On Monday, the NHL released a memorandum describing its protocol for phase 2 of its return-to-play plan. The 21-page document lays out how the NHL will bring players back to their teams’ cities and protect their health as they begin training again.
It is an unserious plan that will put lives at risk.
First, a disclosure: I am not a medical, public-health, or infectious-disease expert. I don’t talk much about my day job here, but I have more than fifteen years of experience in clinical research as well as global frameworks and regulations for quality, privacy, and safety. Also, in reviewing the NHL’s plan and writing this story, I consulted with Aileen O’Hearn, my partner, who has a PhD in microbiology and immunology and more than ten years of direct experience with infectious diseases.
In Phase 2, the league ends self-quarantine and expects players to return to their club cities to begin conditioning. As a policy-level statement this is reasonable, but it becomes immediately problematic:
Clubs should help to shall facilitate Player travel arrangements, to the extent permitted, to enable Players who are not in the Club’s home city, to return to the Club’s home city as each Player may deem appropriate, in order to facilitate their ability to engage in Phase 2 activities.
This is the protocol’s first delegation of responsibility to clubs, and it’s riddled with qualifiers — and a typo. The language is weasel-y; “should”, “help”, “shall”, and “facilitate” all muddy what exactly the teams are supposed to do here. And get ready to see “to the extent permitted” or “to the extent possible” a lot in this plan.
On the other hand, the agency granted to the player (“deem appropriate”) is good. That implies that players get veto power over whether they want to return at a certain time. If I were a player in rural western Canada, I would not want to fly to the DC Metro area right now.
To that point, the implicit expectation is for players to take charter flights, though their $1,500 reimbursement would not nearly cover that . Public transportation would require a 14-day quarantine, and carpooling is explicitly forbidden. The burden for coordinating and paying for these flights is vague. I’d presume whatever the equivalent of carpooling is for charter flights would also be forbidden, though this is not clear. So we will likely have, to save money, five or six Swedes climbing into the same private jet next week.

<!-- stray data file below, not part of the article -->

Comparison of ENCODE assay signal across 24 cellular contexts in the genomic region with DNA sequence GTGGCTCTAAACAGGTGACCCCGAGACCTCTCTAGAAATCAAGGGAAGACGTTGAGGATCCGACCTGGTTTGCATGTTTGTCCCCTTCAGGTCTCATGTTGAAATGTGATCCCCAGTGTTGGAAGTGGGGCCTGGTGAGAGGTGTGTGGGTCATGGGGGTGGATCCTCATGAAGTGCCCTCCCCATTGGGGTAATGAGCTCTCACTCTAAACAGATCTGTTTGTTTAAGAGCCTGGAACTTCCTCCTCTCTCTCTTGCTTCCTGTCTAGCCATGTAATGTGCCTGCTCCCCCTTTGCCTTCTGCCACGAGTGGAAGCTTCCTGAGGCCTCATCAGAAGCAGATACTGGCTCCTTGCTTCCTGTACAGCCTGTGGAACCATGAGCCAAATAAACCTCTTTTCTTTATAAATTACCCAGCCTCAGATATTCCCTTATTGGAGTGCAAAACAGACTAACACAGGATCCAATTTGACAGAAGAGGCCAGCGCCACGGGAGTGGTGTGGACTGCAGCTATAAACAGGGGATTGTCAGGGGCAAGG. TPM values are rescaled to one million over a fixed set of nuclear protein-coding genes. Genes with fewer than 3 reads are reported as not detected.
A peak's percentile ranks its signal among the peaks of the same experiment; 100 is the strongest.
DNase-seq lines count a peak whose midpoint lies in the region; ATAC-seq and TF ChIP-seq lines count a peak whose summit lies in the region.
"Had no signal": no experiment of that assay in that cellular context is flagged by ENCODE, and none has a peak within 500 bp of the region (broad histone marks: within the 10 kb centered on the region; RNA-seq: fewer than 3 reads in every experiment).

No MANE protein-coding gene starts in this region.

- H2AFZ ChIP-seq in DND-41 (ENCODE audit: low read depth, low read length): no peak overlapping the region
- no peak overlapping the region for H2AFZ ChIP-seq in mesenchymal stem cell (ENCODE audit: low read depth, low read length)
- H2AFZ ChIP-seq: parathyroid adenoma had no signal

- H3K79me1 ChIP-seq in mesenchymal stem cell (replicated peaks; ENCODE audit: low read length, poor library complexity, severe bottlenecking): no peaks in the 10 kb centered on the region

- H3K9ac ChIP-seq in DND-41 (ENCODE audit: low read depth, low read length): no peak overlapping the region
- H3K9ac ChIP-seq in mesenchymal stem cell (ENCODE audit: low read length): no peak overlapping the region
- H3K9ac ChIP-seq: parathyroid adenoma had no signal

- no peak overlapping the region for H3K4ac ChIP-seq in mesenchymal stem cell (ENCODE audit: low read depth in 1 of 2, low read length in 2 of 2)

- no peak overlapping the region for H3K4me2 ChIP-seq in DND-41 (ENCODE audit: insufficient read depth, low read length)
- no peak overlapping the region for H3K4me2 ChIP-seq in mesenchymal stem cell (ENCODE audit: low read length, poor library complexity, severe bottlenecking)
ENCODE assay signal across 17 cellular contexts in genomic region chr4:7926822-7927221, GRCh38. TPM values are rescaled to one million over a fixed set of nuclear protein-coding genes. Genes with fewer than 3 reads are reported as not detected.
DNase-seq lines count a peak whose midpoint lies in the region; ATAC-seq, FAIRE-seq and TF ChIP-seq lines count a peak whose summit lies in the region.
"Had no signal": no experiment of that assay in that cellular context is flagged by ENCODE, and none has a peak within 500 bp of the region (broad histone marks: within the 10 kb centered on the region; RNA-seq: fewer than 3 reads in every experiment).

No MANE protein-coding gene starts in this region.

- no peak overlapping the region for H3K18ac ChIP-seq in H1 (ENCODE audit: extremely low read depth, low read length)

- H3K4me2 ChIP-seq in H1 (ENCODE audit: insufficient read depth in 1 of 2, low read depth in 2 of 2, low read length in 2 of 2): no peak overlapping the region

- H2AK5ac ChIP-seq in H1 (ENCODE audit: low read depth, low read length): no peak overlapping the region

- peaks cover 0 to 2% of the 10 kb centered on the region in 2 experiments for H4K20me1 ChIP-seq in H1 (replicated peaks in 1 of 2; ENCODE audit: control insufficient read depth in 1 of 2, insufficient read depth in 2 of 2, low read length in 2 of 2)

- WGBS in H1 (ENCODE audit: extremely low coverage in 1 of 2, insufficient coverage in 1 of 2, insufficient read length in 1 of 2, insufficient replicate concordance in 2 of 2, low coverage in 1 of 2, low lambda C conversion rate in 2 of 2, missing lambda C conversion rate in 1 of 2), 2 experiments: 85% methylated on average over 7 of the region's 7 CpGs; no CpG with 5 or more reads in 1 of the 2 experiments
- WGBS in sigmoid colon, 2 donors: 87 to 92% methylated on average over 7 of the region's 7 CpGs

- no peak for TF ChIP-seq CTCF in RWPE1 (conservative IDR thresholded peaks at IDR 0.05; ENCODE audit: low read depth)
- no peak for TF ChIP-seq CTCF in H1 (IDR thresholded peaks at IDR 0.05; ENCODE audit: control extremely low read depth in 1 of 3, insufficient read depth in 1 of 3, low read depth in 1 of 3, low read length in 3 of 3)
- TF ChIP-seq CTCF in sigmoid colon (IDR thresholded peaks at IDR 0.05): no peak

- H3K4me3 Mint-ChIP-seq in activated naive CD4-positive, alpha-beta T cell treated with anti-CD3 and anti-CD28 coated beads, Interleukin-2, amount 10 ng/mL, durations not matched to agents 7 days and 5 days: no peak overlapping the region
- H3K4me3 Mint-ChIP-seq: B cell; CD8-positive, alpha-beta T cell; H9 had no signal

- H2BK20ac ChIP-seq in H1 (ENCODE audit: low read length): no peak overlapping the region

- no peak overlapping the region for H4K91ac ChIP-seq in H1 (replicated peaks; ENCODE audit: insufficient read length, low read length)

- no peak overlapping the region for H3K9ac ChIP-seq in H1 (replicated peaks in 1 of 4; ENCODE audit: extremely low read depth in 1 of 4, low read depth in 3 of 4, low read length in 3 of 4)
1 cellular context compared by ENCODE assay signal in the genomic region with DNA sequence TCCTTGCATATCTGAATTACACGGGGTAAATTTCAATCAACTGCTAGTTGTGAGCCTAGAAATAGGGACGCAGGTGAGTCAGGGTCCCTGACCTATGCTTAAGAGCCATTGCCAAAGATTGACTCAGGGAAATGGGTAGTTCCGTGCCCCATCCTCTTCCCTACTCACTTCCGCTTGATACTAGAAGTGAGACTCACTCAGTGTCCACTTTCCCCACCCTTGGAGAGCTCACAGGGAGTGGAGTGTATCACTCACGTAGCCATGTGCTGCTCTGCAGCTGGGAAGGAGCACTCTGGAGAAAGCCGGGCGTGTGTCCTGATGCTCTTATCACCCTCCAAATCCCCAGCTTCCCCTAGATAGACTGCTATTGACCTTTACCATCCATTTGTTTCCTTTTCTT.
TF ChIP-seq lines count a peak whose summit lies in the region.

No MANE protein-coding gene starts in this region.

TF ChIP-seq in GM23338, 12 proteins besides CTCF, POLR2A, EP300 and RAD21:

Here’s a line I worry about:
To the extent travel and shelter in place restrictions impede or delay the ability of your Players to return to your Club’s home city, please notify one of us so that the League stays informed on the challenges each Club may be facing in this regard.
This line sets a pattern that is repeated throughout the protocol: an expectation of smooth success without an escalation plan for failure, and an non-specific responsibility to notify the league without the establishment of a central reporting structure for safety or updates to the protocol.
Once in their cities, the players without homes or apartments will be put up in hotels. Good ones too:
The accommodations must be of the same high quality provided to Players during the Regular Season. The hotel or other accommodations shall satisfy the hygiene, distancing, cleaning and disinfecting requirements recommended by the Club’s medical professionals, including its infectious disease consultant.
There is no framework by which these hotels will be qualified for their hygiene, distancing, cleaning and disinfecting requirements beyond the approval of the Club’s medical professionals, which includes a position I am not familiar with: the “infectious disease consultant.”
We do not know the qualifications of these persons. Are they supposed to experts? If so, ID experts are presumably in short supply right now; I’m not sure how they could be hired. Are the clubs responsible for qualifying them and hiring them? Even the Ottawa Senators? Once hired, I’m not sure how they could be empowered to unilaterally shut down a club’s progress towards restart without undue pressure being put on them.
This paragraph does a lot of work: